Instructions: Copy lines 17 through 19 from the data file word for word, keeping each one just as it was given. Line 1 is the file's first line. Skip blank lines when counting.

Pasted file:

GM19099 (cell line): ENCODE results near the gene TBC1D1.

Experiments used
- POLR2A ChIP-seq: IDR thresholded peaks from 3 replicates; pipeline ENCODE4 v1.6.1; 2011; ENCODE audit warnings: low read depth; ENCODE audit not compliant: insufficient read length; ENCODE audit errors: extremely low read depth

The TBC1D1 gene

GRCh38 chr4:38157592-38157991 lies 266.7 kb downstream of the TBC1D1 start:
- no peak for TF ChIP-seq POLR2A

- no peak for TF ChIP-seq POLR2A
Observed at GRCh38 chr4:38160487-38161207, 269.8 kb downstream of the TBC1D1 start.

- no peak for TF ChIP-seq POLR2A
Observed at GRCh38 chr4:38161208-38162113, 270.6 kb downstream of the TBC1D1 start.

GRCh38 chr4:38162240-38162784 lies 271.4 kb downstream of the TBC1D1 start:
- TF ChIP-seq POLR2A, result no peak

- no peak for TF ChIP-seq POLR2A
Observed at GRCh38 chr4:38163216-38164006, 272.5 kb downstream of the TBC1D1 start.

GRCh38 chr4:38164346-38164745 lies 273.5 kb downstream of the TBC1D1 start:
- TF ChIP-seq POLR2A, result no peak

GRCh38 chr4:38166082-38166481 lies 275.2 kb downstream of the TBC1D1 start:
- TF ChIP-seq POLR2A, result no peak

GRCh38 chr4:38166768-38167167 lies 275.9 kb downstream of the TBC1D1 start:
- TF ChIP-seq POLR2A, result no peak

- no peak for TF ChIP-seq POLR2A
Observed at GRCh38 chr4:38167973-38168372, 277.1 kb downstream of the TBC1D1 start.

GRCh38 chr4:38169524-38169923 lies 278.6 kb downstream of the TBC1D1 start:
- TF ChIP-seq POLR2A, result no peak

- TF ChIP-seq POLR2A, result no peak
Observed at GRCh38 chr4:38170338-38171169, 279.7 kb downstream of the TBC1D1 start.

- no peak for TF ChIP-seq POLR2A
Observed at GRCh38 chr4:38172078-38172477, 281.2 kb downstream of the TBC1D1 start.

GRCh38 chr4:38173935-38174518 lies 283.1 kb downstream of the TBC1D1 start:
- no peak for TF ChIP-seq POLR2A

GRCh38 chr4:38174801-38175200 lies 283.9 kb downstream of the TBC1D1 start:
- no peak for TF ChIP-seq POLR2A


GRCh38 chr4:38166082-38166481 lies 275.2 kb downstream of the TBC1D1 start:
- TF ChIP-seq POLR2A, result no peak

GRCh38 chr4:38166768-38167167 lies 275.9 kb downstream of the TBC1D1 start: